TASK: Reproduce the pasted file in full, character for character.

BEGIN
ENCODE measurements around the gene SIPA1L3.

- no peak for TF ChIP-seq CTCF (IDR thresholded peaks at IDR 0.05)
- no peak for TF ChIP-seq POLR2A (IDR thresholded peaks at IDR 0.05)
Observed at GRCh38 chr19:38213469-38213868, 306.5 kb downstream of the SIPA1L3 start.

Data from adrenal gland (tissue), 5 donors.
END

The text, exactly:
ENCODE measurements around the gene SIPA1L3.

- no peak for TF ChIP-seq CTCF (IDR thresholded peaks at IDR 0.05)
- no peak for TF ChIP-seq POLR2A (IDR thresholded peaks at IDR 0.05)
Observed at GRCh38 chr19:38213469-38213868, 306.5 kb downstream of the SIPA1L3 start.

Data from adrenal gland (tissue), 5 donors.